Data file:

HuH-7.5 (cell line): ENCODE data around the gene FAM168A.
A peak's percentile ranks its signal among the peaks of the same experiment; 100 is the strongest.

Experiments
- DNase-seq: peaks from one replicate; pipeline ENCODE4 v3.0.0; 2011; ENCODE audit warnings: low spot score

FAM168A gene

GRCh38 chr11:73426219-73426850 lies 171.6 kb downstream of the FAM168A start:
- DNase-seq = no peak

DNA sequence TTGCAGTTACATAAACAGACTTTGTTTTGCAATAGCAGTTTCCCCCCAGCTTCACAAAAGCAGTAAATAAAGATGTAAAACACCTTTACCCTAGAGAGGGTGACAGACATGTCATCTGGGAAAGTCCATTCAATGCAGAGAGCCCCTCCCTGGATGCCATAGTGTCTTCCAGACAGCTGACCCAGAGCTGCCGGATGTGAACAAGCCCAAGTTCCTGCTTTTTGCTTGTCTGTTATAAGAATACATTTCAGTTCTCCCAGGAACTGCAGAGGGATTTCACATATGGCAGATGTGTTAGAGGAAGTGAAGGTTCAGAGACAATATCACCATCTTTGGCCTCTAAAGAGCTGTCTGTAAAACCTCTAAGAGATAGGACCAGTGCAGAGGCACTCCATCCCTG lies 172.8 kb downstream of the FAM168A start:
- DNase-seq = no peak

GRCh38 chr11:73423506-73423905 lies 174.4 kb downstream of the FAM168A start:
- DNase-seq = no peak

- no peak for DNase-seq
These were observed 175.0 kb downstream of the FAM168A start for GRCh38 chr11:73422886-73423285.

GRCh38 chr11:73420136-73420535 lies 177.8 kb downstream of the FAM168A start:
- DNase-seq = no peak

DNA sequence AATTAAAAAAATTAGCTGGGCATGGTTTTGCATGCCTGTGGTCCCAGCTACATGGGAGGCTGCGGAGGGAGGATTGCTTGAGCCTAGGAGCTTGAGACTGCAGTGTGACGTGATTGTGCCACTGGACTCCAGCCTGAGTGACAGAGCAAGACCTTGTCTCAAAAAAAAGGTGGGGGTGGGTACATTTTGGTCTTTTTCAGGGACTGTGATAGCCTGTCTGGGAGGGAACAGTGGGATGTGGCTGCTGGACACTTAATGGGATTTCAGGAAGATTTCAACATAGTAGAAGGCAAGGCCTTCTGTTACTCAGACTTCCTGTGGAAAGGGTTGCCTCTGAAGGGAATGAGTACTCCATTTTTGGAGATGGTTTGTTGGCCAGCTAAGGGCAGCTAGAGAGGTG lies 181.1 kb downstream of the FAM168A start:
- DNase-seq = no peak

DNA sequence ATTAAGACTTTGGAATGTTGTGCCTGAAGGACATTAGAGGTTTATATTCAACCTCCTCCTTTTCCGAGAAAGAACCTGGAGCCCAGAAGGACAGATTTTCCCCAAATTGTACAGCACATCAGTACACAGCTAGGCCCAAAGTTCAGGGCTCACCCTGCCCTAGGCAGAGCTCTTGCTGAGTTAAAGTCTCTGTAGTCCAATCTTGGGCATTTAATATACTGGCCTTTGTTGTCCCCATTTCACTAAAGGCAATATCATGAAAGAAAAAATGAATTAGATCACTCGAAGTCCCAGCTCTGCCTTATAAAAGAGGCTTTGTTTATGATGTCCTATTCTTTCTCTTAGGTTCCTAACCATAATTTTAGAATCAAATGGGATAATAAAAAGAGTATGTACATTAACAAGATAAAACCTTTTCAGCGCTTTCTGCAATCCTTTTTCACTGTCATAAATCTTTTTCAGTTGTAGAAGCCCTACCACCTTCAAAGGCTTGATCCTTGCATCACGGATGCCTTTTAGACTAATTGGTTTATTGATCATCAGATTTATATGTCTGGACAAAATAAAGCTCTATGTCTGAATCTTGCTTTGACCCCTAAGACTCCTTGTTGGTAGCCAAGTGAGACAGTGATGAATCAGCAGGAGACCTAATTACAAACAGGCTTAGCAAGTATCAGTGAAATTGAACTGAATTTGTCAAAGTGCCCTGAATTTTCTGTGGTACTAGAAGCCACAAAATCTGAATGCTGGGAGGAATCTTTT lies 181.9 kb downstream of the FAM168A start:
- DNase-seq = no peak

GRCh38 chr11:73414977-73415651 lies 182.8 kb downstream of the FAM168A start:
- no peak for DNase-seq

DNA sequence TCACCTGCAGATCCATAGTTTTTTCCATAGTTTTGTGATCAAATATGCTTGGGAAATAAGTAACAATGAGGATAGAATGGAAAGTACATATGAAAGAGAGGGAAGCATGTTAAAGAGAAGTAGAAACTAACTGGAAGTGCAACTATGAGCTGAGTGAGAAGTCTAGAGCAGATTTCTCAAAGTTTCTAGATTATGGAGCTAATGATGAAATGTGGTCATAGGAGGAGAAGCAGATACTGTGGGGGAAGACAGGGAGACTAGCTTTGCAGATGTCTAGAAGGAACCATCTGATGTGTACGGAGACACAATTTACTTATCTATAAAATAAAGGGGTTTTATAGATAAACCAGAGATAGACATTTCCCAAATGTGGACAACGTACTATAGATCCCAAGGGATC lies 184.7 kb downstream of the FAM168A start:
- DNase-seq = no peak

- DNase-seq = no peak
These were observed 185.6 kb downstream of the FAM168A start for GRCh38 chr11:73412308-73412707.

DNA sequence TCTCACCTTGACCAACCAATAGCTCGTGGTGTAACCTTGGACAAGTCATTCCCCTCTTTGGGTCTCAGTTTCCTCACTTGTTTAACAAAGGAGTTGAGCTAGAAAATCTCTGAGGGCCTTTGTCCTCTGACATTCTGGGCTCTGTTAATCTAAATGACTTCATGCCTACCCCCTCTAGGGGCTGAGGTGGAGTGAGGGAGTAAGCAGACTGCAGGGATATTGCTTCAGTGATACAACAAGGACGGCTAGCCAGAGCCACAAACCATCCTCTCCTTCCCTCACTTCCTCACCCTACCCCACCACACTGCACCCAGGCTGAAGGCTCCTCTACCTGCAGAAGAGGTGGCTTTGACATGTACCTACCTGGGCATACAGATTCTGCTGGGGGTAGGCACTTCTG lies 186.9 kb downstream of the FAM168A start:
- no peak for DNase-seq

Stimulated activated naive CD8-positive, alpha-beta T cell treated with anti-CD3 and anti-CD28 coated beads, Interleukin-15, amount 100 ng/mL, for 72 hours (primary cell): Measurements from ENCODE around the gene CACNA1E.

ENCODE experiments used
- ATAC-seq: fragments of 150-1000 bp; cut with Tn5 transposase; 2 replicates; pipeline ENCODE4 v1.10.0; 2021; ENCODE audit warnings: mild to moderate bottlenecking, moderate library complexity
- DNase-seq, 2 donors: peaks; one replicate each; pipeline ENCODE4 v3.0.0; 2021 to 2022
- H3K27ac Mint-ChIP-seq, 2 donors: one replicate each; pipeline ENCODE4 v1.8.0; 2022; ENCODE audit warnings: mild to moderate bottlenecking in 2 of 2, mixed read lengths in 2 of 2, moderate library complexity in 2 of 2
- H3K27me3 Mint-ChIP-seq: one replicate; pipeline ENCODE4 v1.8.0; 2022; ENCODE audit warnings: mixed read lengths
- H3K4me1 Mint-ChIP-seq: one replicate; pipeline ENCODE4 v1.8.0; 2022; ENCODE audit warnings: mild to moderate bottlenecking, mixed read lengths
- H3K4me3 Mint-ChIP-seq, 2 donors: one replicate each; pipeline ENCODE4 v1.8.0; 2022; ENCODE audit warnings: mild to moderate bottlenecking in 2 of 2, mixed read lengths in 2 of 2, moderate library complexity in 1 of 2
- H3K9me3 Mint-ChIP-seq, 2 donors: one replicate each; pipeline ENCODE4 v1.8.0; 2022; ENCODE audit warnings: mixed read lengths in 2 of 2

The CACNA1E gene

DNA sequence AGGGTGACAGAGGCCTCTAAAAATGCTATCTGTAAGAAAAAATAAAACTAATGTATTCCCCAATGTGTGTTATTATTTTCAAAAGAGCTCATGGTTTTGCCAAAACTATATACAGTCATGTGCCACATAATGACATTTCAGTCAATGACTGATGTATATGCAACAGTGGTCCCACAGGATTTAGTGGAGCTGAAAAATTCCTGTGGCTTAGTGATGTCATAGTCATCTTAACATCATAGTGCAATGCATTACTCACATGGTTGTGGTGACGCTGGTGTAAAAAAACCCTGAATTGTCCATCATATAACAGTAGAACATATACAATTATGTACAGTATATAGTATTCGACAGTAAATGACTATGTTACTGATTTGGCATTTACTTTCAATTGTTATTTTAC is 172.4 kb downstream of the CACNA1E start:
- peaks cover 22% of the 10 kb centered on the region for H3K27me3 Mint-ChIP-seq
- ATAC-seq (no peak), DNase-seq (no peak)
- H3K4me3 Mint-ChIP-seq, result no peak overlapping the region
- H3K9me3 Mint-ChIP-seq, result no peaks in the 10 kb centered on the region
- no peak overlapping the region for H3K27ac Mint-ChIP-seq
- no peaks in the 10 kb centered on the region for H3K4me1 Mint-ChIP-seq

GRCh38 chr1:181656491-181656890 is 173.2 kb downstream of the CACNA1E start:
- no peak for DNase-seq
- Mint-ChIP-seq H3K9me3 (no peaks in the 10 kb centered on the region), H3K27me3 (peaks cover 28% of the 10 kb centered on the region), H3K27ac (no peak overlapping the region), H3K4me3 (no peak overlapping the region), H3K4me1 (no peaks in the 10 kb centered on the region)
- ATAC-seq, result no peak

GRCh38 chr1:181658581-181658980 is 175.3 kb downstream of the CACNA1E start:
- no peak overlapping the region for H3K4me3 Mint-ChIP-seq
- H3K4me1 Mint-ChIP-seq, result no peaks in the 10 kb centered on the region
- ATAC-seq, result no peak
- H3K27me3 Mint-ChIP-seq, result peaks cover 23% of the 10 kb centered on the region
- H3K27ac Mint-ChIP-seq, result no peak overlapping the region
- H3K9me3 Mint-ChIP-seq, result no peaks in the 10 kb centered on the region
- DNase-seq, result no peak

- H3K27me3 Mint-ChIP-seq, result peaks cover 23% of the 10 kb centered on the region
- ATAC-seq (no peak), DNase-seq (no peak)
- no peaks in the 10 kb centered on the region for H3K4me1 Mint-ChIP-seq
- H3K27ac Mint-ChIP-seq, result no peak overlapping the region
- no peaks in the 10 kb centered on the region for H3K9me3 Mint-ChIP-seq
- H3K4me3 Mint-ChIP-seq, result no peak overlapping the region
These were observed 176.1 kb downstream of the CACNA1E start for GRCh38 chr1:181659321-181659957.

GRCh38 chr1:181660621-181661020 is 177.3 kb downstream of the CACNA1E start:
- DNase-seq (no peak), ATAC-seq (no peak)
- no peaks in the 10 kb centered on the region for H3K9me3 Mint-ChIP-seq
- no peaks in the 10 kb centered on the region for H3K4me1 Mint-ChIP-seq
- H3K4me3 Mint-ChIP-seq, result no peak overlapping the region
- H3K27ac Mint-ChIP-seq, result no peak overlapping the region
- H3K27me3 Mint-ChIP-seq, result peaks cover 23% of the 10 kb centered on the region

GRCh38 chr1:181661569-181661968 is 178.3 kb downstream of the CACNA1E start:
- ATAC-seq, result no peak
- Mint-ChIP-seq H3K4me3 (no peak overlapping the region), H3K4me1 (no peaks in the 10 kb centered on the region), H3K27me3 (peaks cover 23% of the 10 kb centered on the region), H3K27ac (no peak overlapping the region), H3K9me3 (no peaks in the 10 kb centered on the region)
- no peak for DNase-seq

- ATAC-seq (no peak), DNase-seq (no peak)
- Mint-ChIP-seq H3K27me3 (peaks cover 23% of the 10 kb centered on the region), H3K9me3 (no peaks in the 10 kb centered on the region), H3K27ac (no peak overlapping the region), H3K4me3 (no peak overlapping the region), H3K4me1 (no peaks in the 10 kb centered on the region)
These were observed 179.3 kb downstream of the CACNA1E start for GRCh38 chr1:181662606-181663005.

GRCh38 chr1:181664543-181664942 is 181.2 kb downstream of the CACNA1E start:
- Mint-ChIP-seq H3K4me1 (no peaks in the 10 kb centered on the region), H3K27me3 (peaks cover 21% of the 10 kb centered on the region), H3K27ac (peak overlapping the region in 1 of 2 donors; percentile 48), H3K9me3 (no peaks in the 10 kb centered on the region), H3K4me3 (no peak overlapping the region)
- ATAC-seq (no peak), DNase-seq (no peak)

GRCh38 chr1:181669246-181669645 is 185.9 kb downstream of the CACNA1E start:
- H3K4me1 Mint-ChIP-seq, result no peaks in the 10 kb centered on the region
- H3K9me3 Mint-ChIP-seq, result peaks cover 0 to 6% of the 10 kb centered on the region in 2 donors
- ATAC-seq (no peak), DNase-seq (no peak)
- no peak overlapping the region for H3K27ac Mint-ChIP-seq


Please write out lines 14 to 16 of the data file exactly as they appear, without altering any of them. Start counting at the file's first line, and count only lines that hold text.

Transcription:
GRCh38 chr11:73420136-73420535 lies 177.8 kb downstream of the FAM168A start:
- DNase-seq = no peak

DNA sequence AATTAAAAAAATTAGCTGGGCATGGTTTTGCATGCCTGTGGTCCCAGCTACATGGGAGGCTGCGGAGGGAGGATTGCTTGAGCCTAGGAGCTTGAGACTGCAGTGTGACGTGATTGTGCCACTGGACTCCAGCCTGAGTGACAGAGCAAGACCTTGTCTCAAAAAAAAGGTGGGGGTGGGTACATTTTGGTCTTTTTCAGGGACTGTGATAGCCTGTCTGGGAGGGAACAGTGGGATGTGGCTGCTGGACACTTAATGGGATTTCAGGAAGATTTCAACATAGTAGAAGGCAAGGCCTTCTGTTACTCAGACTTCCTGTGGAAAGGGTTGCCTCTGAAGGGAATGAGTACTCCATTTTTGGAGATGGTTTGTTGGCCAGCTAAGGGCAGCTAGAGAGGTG lies 181.1 kb downstream of the FAM168A start: